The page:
When I was a kid, on days when we couldn’t play outside, my friend Mike and I would play Pong on our TV sets. Growing up in the Los Angeles area, many of our friends wanted to be in Hollywood. Now, the video game industry has earned more than Hollywood movies for years.
The San Diego Union Tribune has a great story on the opportunities and risks of the mobile app community. Appy Entertainment (motto: “deadly serious about stupid fun”) is based in Carlsbad, CA, and one of its founders is Chris Ulm, a friend of mine from Sutter Junior High School. One of Chris’ Appy co-founders said that
“One of the reasons we did this start-up is we saw this as the opportunity of the century . . . . The way mobile has grown since the iPhone was launched, it’s historic. But also, we want to create new things. And the video game business became so risk adverse because the budgets were so high.”
Mobile gaming apps, an industry that didn’t really exist four years ago, has now moved on to its second incarnation, in which the products are free, but in-game purchases for the apps cost money. This creates its own set of problems, especially when it is just an Apple App Store account that is charged: never mind kids ordering things without their parents’ approval, certain middle-aged attorneys have had problems mistakenly ordering more puzzles while helping his son on a kids’ app. Not only does the game now have to be entertaining, it has to have in-game items worth buying. But for addictive games, the revenue stream can continue long after the last game is downloaded. Legal headaches await, though, for in-game purchases that are not clearly marked as to price or purchasability. Already one child paid $1400 for “Smurfberries” (a Smurfs app “currency”), and an attorney in Philadelphia has filed a class action suit because his daughter racked up $200 in in-game purchases.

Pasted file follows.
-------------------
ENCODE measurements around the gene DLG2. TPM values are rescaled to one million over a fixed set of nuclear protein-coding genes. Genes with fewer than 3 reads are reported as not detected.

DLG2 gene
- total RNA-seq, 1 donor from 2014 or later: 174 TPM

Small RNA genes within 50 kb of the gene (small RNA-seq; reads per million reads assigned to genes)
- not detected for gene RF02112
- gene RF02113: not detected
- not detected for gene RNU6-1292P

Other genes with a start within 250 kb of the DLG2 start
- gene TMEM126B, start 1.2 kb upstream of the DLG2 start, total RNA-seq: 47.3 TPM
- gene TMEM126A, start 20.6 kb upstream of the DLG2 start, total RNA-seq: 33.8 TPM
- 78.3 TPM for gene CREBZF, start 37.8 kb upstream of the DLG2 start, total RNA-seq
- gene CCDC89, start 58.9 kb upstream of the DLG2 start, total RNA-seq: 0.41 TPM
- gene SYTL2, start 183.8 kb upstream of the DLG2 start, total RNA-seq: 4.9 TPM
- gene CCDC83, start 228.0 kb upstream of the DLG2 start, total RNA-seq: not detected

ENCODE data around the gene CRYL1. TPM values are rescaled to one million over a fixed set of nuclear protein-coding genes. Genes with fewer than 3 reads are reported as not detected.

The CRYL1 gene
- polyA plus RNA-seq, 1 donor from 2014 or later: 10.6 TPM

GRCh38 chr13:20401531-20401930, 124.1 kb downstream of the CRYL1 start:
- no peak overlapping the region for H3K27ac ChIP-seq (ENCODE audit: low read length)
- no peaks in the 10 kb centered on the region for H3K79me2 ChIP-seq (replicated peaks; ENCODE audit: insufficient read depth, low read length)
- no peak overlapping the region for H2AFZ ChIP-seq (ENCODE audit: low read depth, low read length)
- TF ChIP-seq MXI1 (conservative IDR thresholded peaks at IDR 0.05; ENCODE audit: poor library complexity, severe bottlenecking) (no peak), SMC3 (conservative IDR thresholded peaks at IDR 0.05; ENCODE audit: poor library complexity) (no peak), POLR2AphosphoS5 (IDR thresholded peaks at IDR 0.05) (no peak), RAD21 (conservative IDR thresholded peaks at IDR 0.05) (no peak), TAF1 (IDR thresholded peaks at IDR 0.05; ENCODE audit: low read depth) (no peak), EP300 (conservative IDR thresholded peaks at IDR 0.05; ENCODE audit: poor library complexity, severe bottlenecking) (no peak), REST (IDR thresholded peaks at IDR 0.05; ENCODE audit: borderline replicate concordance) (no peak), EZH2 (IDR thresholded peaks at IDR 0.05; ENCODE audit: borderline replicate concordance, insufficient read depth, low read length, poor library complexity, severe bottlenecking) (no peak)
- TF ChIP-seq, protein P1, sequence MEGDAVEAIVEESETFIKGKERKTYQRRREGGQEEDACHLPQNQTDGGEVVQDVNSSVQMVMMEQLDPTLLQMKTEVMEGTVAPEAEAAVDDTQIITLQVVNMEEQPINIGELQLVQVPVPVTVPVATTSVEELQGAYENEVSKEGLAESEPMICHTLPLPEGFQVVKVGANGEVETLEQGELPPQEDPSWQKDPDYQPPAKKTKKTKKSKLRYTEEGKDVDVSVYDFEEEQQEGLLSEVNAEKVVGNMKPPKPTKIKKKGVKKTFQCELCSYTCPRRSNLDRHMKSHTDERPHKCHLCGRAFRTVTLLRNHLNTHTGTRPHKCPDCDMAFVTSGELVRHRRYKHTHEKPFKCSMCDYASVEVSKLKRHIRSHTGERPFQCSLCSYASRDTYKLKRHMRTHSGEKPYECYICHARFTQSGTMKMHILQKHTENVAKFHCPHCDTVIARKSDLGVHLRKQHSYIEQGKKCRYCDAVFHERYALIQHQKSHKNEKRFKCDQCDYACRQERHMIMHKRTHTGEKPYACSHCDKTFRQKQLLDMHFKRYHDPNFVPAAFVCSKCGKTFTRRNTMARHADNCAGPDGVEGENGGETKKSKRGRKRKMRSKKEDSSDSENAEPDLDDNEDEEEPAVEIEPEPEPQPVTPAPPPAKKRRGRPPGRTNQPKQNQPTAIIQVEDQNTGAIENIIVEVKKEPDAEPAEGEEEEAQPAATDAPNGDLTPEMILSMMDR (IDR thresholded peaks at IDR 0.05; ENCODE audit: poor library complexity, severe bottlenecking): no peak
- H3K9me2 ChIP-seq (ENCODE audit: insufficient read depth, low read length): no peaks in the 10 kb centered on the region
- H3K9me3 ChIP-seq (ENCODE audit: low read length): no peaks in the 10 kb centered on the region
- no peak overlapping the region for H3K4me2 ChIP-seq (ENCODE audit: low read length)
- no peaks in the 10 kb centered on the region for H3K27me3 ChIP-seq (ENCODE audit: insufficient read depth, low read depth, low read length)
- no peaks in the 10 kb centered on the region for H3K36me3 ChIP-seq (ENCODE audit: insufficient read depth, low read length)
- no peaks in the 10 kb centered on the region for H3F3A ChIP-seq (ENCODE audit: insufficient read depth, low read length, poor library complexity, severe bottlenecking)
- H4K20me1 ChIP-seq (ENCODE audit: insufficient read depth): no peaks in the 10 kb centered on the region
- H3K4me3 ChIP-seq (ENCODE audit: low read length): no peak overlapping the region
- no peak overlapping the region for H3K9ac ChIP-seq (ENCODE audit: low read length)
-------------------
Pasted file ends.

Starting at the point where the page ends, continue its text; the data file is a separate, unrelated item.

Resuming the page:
The rapid evolution of the mobile gaming industry echos the Internet boom of the late 1990s, when websites raced to fill the empty niches of the Internet. Good ideas like Google and Amazon flourished, while pets.com and webvan.com couldn’t deliver the goods efficiently to customers. Eventually in mobile gaming a few mega-winners will arise, while smaller successes will fill the niches in between.
Plenty of legal questions will arise. I can’t sell an all-new Gucci handbag from my office – but can I sell its doppelgänger in my lifestyle game, if I don’t use the Gucci name on it? If I (legally) reverse engineer the code to someone else’s game, can I sell in-game items for that game? If I have a valuable in-game item like a special sword, can I sell it? Should the video game company get a share of the proceeds? And what is going to happen when someone counterfeits “smurfberries” or other currency in the game? Intellectual property attorneys look forward to making a living off such momentous questions.